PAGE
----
Marcus: So I was wondering in the early days, how did you justify putting team members onto the software project before it even had any success. What was the thinking
Dan: To be honest there wasn’t really any thinking and it was actually a lot easier in the early days just because the software itself was being built when I was an SEO consultant going under the name Screaming Frog and it was being built in the evenings and weekends. So it wasn’t being built during billable or work hours. Historically I used to have a lot of fun with my previous agency when I was working as an SEO; used to work late in to the evenings doing affiliate stuff.
So I was quite used to working in the evenings and things like that anyway. My brother who’s a developer on the tool spent his own personal time building the
software which we never knew would work and it was only built for us anyway so there was not necessarily anything to lose or any personal time so it made it quite
easy really. And arguably it’s gotten harder as we’ve become a proper business in that the challenge has been sometimes taking ourselves away from developing the
SEO spider. For example, more recently we released a log file analyser. We had to take some of our developers of off the SEO spider from developing features for a
large user base to kind of develop this new tool. There’s a certain risk to that and it was quite hard to do but in the end it was well worth doing it and it’s helped
us develop more technical learnings that are going to be integrated into the spider at a later date but early stages it was easy.
Marcus: So you mentioned that Screaming Frog is currently around 32 people, I think?
Marcus: What’s the breakdown in terms of team size as to people that work on the software versus number of people that are predominantly focussed on the agency side?
Dan: Yes so we’ve got a fairly small in-house development team. So I would say there are around four or five people who work on the SEO spider fulltime. That doesn’t really include support just because we’ve got a fairly large user base to support user queries things like that. So the rest of the SEO team which probably is around about 25 people is kind of split out between the more technical SEO to deal with support.
Marcus: And they are also the ones doing the agency services as well.
Dan: Exactly that yes. So we’ve got a fairly small PPC team of a couple of people. Between 20 and 25 people who work on SEO projects, technical SEO consultancy. Of those 20 to 25 people we’ve got four designers and a front-end dev who work on creating content for clients who create a lot of visual content, so working on content, content marketing and link building campaigns too.
Marcus: And in terms of the revenue coming into the company what’s the approximate split of the percentage of revenue coming from the agency services versus directly from the software projects?
Dan: It’s pretty even actually except a lot of people probably don’t realise or haven’t realised that we are an agency weren’t necessarily expecting that but the agency side of the business is actually very profitable and does extremely well.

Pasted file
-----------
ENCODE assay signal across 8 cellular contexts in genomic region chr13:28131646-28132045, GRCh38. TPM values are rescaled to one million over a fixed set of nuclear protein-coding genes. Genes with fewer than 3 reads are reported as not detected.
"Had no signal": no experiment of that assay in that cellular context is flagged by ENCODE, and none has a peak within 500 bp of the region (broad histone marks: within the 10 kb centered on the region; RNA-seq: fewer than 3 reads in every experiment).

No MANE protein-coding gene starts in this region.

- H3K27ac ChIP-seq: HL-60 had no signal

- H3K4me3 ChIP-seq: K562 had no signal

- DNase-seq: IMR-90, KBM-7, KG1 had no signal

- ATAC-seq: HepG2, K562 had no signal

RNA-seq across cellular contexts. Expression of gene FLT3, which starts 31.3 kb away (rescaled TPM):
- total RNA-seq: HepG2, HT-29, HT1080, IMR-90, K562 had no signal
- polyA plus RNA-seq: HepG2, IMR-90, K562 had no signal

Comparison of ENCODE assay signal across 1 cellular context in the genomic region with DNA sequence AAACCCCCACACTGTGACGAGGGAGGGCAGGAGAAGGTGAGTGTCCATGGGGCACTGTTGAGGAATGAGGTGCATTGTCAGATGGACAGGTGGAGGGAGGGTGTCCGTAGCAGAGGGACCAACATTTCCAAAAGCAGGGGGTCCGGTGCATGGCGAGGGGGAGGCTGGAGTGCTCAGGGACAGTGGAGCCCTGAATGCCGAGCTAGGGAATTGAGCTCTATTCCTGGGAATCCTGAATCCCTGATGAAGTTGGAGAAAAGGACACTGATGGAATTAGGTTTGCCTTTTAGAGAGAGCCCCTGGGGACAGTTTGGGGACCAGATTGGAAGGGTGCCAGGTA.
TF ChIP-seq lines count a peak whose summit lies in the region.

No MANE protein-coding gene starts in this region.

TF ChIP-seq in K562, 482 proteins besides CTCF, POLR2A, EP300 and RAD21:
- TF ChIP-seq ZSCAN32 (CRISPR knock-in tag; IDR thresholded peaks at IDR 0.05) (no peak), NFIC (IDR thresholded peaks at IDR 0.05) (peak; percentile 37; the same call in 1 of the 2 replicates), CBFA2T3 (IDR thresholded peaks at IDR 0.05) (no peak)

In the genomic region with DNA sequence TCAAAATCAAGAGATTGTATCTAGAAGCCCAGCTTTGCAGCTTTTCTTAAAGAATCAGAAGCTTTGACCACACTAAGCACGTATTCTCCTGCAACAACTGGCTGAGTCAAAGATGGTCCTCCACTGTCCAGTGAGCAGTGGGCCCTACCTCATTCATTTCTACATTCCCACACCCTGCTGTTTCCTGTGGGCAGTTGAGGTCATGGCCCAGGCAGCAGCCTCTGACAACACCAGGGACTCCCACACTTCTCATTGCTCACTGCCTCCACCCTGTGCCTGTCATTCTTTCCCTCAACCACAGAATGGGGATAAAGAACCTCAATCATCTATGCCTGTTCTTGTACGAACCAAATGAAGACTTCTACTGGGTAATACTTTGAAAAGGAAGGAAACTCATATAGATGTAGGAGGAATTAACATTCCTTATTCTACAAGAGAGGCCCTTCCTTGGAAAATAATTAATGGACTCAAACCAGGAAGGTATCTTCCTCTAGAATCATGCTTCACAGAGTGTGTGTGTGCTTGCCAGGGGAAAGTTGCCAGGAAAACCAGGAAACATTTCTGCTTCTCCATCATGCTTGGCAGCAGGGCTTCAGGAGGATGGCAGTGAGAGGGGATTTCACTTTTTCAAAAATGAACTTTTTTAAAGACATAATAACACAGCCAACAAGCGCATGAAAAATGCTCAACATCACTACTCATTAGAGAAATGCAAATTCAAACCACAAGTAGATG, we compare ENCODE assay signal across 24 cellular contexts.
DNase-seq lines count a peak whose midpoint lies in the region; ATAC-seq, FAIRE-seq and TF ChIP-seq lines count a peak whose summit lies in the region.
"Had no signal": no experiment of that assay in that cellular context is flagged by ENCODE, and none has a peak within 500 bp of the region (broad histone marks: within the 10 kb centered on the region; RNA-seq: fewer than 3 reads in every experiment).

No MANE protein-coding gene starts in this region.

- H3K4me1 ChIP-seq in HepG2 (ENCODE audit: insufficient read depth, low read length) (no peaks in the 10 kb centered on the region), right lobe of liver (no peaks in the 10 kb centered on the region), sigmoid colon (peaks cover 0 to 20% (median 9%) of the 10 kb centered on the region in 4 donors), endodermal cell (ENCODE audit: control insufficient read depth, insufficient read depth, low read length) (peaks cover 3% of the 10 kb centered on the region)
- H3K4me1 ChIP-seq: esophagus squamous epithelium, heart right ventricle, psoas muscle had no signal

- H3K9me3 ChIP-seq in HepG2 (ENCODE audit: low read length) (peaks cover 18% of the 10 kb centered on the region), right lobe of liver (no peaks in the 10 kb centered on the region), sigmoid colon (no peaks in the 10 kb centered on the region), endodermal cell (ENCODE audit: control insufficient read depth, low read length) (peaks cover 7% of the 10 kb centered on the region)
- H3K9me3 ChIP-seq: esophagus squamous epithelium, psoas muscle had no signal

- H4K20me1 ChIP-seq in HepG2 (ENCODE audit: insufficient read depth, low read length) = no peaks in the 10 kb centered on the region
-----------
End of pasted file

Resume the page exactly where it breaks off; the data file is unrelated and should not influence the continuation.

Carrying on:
Marcus: Yes because my sort of assumption, having used Screaming Frog for a couple of years, so many companies are using it. I would almost have expected, wouldn’t
have been surprised if it was 80, 90% revenue. But that’s interesting that you know that shows just how big the agency portion is relative to the software.
Dan: Yes absolutely, that might not always be the case because obviously we’ve got a new piece of software now which is starting to perform well and we’ve made a
few price changes and things like this. So historically it’s been very even anyway.
Marcus: And in terms of the future do you see the scale in terms of growing Screaming Frog as a company, do you see that coming more from the agency side or the
software or still keeping it at that kind of 50-50ish?
Dan: It’s so hard to say. I mean we are just working on growth—
Marcus: Push up all the numbers?
Dan: on both sides, yes it makes sense. We’ve got really talented and great team on the SEO side of the business and the agency side of the business. We are
actually doing a lot more paid search, paid social as well these days and things like that. So they are both growing. It’s been positive on both sides really.
Marcus: What would you say are like the pros and cons of doing the agency work versus the software? You’ve obviously seen both business models and pros and cons.
What other things attract you to maybe software or the things that you like about the agency side?
Dan: Yes there’s pros and cons to both. It depends really on the person and how you like to work I guess. We still love consulting and we still like working
directly with clients and helping clients succeed and seeing the business improve and things like that. And you won’t necessarily see that obviously on the software
side. You get to hear about some things that has helped users to achieve and fix and things like that but you don’t see the wider impact that you might with a
client. I think personally they go hand in hand really well. It’s a question I’ve heard in the past where individuals said, When are you going to split it out, when
are you going to focus on software or whatever it might be? But I think they work really nicely together and the reason I say that is that I believe in the past